PHOTOS BY SERGIO SALVADOR
Craft beer—you can order it at your neighborhood bar, even the funkiest dive seems to boast a wall of exotic artisanal brews. You can enjoy it at beer dinners, where chefs pair each course with a matching brew. You can find it at the grocery store where the beer aisle bursts with colorful new offerings.
Well, it’s a little late coming, and it hasn’t been easy, but soon you’ll be able to choose from an enviable selection of craft brews that are “Made In North Texas.” Three new breweries and a nano-brewery are opening in Dallas and several more are in the works in other parts of North Texas. The newcomers will join pioneering breweries Rahr & Sons in Fort Worth and Franconia Brewing Co. in McKinney to create a critical mass that will put North Texas squarely on the craft beer map. You buy your fruits and veggies here, don’t you – well, why not go local with your beer?
“I think the waves are finally crashing up on Dallas,” says John Reardon, founder of the new Deep Ellum Brewing Company, which opened in Dallas in November. “We’re still in the infancy stage in our awareness of what craft beer is, compared to other cities. But it’s coming. At restaurants and bars around town, having craft beer is the new trend.”
In addition to Deep Ellum Brewing Co., new Dallas breweries include Peticolas Brewing Co. from lawyer Michael Peticolas, and Lakewood Brewing Co. from former advertising exec Wim Bens. And three more area breweries are not far behind. Others include Armadillo Ale Works in Denton, Cedar Creek in Kemp, southeast of Dallas, Revolver Brewing in Granbury, plus two nano-breweries: Union Bear in Uptown Dallas and Independent Ale Works in Denton. Part of the artisanal movement, craft beer is made in small batches and boasts more flavor and personality than the bland lagers made by the big guns. Lakewood Brewing founder Bens compares craft beer to another product that underwent an artisanal revolution in the ‘90s: bread.
“That’s the way I describe it to people who think that beer equals Bud Lite,” he says. “The difference between the big guys and us is mass-produced bread versus your local bakery. We’re using high quality ingredients, we’re doing interesting things with beer, and we’re exploring the entire spectrum of what beer can be, rather than a white lager that you chill so you can’t taste it and then slam it down.”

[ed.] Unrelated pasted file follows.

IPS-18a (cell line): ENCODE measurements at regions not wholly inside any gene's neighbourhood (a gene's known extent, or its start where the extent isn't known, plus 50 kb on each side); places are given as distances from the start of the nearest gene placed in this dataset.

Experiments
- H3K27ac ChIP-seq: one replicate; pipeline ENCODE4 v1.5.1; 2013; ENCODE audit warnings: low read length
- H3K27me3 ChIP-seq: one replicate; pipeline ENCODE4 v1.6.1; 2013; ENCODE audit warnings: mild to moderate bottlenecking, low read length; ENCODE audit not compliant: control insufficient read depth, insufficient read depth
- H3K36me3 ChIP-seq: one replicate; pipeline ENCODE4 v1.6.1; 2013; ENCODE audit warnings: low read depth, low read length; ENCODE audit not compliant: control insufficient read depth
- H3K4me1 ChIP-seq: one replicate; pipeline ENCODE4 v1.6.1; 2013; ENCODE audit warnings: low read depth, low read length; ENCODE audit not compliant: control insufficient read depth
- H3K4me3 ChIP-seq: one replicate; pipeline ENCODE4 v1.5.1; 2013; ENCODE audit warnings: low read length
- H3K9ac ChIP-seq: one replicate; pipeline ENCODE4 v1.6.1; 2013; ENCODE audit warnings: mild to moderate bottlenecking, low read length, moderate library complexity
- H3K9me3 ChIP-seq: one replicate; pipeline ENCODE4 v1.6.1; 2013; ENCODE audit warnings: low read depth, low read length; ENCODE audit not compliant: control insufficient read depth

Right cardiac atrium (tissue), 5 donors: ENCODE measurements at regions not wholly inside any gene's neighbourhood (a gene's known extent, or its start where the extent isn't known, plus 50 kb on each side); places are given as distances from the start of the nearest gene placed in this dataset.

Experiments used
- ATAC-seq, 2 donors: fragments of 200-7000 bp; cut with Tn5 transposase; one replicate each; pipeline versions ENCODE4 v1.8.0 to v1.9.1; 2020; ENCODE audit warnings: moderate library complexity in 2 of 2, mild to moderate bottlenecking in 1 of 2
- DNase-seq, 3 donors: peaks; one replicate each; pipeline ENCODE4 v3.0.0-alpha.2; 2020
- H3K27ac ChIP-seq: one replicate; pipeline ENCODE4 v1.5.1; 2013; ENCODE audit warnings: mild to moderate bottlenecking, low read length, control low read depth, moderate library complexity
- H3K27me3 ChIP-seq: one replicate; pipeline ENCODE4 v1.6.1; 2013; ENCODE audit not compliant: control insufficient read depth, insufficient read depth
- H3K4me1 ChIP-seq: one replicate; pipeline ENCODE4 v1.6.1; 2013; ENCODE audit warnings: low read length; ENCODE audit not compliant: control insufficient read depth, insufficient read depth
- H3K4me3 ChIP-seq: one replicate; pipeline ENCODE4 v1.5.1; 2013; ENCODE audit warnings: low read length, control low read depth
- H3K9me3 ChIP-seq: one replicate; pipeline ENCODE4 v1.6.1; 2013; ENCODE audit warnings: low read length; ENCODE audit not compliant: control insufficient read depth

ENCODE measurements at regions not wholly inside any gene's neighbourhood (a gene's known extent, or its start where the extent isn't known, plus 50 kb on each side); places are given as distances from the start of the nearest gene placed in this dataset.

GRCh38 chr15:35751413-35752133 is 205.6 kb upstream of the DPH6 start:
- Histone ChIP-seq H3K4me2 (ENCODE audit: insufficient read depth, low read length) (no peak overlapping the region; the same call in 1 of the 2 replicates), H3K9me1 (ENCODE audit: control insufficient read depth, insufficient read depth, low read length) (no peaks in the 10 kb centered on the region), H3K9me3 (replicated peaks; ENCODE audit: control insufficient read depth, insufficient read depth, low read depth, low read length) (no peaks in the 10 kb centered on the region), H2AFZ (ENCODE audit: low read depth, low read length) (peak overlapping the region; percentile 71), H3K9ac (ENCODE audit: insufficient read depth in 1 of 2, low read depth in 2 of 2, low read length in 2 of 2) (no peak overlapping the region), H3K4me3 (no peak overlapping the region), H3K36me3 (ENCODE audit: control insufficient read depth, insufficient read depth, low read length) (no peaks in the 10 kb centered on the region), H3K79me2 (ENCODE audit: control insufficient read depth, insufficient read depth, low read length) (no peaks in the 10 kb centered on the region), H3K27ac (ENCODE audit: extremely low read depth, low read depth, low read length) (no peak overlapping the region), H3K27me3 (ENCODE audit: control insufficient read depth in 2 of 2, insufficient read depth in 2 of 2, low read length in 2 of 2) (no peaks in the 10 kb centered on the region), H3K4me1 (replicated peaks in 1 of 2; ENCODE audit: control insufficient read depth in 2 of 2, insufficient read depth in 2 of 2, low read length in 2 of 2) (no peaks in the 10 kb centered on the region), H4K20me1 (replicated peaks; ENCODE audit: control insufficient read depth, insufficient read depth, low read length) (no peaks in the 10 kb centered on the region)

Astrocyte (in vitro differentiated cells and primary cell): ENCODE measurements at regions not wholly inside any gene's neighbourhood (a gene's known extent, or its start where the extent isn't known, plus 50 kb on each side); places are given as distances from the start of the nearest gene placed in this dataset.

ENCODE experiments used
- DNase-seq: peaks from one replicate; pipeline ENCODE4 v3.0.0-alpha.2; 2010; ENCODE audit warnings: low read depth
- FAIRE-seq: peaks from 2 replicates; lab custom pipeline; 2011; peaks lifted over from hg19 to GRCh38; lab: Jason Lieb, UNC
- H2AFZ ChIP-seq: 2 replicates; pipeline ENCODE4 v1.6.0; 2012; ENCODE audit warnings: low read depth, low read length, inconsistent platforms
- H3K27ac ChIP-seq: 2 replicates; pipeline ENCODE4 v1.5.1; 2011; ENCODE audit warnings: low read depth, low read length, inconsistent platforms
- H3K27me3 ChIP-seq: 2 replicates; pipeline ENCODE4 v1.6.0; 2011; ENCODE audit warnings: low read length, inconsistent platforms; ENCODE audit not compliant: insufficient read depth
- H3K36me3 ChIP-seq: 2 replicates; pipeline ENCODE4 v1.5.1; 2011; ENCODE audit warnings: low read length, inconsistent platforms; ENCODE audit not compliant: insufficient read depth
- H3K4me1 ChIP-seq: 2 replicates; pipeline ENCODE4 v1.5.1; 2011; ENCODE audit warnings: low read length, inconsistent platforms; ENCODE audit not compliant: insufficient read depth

“Craft beer can be a beautiful amber color and possess flavors of citrus and malt. Or it can be dark and toasty, with hints of chocolate, topped by a creamy head of foam. It has the range and complexity of wine, but is a superior partner to food because of its carbonation,” says Peticolas. “That’s why you’re seeing more beer dinners where restaurants are pairing beer with food,” he says. “Beer has one distinct advantage in that it’s carbonated. It scrubs the palate and you’re able to taste more throughout the meal.”
Craft beer may still be a small portion of the total market — 5%. But it’s where the action is: So far in 2011, craft beer has grown by 15%, during the same period that beer overall dropped 2%. And the brewery movement has exploded in the last 30 years: from less than 100 craft breweries in the United States in 1980 to more than 1,700, according to the Brewers Association.
All this brisk action is underway despite an unfriendly environment in Texas where zoning issues, outdated stereotypes and politics create an obstacle course for those who want to make and sell innovative, interesting beer.
“Texas lagged behind other states because of the way the laws were written, as well as the climate — light lagers seem more appealing if you’re in middle of 110-degree heat,” says Peticolas. “But when you see the success of Franconia, Rahr, Real Ale in Austin, 512, Live Oak, all of whom are selling more beer every year, you can see that the market is accepting it. Ten years ago in Dallas and Fort Worth, you didn’t have nearly the number of pubs and beer bars you have now: Trinity Hall, Meddlesome Moth, Old Monk, Capitol Pub, Holy Grail, Common Table, Libertine. They’re showing what else is available in beers, and that there’s a lot more to drink than Coors.”
The new breweries all had to make a choice: Did they want to be a brewpub where they could serve beer with their food, or did they want to be a brewery and sell their beer in liquor stores?